Sweden-based CTT Systems has a solution to the problem with its Cair technology. The system includes not just a well-filtered humidifier for each temperature zone in the cabin, but also its Zonal Drying dehumidifying device that targets the space between the interior cabin shell and the external skin of the fuselage. Combining both systems in one installation humidifies the cabin but keeps the moisture-vulnerable parts of the aircraft dry.

CTT’s Cair system also addresses the problem of corrosion, another reason why aircraft manufacturers have been loath to turn moisture-generating humidifiers loose inside their airframes. It’s one reason why the mostly composite Boeing 787 is able to offer cabin humidity levels as much as three times higher than conventional airliners (up to 15 percent for the Dreamliner, which is still low compared with the 50 to 60 percent recommended for indoor levels).

Unfortunately, CTT’s Cair system is not yet available for most business jets, although it is available for large VIP jets. Acropolis Aviation’s Airbus ACJ320neo is equipped with a Cair system. 

“We have focused, so far, on large VIP aircraft, the ACJ320 up to the [Boeing] 747-8—and commercial airlines—due to the fact that our product requires some space,” said CTT v-p of sales and marketing Peter Landquist. “Large-cabin business aircraft such as the [Bombardier] Global 7500 and [Gulfstream] G700 are very interesting for us. It’s still tight for space, but we are confident that our humidifier system can be fitted in these type of aircraft.”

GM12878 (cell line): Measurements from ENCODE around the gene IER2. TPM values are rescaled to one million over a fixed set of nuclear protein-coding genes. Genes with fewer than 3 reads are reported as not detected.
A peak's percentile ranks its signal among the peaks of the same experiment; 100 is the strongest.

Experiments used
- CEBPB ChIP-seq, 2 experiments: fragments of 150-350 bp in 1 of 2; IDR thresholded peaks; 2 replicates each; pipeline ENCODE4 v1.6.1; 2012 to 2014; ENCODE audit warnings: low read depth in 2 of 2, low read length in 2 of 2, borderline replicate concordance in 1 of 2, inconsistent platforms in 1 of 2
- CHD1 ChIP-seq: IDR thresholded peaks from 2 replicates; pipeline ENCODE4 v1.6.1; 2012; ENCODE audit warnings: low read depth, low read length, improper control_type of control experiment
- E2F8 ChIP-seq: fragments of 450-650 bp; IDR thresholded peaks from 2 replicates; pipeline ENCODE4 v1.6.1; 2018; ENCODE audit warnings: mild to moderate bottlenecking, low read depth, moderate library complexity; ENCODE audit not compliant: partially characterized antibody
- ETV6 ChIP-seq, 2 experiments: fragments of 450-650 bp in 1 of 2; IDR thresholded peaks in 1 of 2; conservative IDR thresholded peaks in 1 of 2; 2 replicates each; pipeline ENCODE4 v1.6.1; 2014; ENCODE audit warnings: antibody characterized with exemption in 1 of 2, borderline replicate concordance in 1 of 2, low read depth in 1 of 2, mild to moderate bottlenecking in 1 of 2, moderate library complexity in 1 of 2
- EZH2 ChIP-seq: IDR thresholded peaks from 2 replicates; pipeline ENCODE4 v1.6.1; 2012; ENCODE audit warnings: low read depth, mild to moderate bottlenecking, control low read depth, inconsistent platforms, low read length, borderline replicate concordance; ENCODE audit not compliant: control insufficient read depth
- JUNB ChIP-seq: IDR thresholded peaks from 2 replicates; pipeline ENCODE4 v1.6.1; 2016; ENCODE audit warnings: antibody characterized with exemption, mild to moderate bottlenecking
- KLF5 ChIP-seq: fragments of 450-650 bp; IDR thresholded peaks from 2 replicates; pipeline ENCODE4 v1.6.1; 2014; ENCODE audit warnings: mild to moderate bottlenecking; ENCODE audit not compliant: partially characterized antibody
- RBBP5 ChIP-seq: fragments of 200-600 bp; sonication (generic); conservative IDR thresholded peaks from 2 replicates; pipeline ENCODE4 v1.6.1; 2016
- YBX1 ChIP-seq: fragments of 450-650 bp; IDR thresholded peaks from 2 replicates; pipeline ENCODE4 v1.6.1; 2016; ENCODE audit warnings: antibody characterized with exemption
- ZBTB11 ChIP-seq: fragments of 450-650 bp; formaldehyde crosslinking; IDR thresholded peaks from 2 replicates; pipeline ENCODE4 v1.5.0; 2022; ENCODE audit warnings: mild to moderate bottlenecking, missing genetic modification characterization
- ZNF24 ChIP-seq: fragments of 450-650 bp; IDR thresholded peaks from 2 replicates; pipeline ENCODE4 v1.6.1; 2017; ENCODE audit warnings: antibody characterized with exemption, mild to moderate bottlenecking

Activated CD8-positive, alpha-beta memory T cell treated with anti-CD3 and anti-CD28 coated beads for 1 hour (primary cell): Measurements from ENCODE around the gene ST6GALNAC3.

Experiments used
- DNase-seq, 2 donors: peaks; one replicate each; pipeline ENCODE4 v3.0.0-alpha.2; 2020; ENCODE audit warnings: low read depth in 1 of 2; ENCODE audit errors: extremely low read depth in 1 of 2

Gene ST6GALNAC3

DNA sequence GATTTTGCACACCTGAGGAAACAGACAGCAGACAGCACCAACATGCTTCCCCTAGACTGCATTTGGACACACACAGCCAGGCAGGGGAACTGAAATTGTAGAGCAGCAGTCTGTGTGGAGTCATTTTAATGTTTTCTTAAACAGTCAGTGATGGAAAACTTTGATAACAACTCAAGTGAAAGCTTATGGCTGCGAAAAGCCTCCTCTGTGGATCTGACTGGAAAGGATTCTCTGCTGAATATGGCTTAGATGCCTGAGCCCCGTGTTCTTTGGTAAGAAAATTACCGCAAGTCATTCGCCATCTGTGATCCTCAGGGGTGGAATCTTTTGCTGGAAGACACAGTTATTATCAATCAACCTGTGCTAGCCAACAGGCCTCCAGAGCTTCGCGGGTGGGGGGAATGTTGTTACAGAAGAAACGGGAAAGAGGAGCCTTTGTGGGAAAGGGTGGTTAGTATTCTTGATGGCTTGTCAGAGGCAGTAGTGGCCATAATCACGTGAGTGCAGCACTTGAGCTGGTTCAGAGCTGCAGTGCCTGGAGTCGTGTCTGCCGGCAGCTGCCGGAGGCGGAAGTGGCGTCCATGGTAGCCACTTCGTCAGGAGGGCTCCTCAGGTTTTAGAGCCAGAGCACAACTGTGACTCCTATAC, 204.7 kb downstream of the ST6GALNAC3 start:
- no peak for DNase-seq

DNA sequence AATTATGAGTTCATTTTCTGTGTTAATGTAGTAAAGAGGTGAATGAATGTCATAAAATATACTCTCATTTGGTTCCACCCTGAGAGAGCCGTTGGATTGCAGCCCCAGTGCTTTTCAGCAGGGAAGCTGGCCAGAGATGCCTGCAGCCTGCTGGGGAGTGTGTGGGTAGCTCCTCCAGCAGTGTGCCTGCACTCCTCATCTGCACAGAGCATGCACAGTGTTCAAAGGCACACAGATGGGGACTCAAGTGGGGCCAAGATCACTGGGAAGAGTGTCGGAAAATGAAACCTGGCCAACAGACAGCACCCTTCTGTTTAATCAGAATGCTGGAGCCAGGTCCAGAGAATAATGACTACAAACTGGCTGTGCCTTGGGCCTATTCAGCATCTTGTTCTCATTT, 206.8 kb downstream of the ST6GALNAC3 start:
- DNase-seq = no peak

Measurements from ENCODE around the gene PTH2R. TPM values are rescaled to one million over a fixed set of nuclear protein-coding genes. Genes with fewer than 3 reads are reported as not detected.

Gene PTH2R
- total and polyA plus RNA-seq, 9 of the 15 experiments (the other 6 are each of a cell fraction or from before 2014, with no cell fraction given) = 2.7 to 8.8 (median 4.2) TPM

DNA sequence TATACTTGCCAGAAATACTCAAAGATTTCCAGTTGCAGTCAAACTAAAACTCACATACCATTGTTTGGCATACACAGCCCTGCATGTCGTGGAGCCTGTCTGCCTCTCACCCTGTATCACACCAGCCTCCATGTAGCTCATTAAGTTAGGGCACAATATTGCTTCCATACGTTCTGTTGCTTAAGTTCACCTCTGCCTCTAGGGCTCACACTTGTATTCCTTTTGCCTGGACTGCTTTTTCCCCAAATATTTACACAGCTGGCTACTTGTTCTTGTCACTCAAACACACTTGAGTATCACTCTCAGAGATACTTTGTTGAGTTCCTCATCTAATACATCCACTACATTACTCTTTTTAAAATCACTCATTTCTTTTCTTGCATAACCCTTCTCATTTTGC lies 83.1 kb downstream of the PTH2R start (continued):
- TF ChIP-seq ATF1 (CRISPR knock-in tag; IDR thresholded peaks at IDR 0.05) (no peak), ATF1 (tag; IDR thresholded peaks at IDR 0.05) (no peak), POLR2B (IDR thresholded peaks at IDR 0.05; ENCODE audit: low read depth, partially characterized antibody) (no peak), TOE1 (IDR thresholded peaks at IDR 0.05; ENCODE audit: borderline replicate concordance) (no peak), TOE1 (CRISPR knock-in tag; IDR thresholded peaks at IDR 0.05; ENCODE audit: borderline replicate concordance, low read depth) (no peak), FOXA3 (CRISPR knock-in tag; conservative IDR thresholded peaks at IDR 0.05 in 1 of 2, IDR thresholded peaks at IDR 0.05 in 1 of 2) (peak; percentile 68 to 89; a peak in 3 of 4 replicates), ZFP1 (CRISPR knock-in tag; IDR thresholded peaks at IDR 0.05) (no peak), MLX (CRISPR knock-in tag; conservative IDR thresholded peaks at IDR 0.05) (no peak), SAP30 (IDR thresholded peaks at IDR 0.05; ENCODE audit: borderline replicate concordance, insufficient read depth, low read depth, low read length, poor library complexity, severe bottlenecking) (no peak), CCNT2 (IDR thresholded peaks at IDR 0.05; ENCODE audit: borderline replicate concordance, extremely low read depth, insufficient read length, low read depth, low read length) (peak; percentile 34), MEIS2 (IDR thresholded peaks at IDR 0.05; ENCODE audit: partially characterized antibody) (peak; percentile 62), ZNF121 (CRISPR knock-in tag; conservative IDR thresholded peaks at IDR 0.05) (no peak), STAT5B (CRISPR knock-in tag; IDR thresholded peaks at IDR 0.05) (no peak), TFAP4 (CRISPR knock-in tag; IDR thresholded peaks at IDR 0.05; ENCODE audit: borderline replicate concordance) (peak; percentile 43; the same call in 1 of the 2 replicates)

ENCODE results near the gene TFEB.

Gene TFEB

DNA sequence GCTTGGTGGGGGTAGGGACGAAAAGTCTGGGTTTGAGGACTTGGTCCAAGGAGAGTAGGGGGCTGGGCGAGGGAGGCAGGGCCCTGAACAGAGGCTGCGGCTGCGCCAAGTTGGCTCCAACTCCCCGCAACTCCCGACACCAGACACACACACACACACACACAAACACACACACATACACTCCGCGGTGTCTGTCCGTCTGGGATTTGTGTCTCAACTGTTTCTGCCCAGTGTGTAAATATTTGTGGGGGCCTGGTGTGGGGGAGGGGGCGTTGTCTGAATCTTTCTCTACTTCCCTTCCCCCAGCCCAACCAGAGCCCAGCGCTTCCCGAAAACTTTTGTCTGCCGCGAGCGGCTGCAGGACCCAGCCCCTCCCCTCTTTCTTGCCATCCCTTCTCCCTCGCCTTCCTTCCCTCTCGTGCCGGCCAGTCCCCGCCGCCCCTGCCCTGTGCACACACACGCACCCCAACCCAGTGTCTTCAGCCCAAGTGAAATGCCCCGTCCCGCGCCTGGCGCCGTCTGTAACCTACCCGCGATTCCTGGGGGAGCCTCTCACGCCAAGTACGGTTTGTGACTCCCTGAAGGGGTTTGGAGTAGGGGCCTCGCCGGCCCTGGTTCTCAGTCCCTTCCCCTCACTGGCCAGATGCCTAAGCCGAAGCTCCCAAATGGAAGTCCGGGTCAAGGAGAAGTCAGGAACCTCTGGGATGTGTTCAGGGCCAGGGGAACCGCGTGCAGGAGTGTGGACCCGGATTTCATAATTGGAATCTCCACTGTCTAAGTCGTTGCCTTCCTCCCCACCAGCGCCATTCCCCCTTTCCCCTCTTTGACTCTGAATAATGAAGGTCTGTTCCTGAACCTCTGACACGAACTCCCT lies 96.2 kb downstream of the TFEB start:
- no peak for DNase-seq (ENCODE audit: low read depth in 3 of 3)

The Cair humidifiers use a glass-fiber pad with moistened air channels. As water, which could come from the aircraft’s regular potable supply, dampens the pad, dry air passes through, evaporating the water and humidifying the air. The pad also traps contaminants, reducing the danger of spreading bacteria.

The Zonal Drying component—a fan, heater, and a rotor—draws air from the cabin and dries it as it is blown into the gap between the cabin shell and the exterior skin. That keeps the relative humidity low in the localized air surrounding wiring and sensitive aluminum structure. 

“The Zonal Drying system can be installed as a standalone in an aircraft where high cabin humidity is expected, typically low-cost/charter airlines with high passenger load,” Landquist explained. “[Cair] cabin humidifiers, however, are always installed together with a Zonal Drying system. Installation time is 150 to 300 man-hours, depending on how many humidifiers and Zonal Drying systems are needed. The system’s weight is between 35 and 150 kilograms [77 to 330 pounds], depending on system size. Water consumption is from five to 25 liters per hour.”

French supplier Liebherr Aerospace also manufactures aircraft humidification systems, which boost humidification levels to 20 to 25 percent, according to the company. The Liebherr device produces steam using hot bleed air from the aircraft’s engines.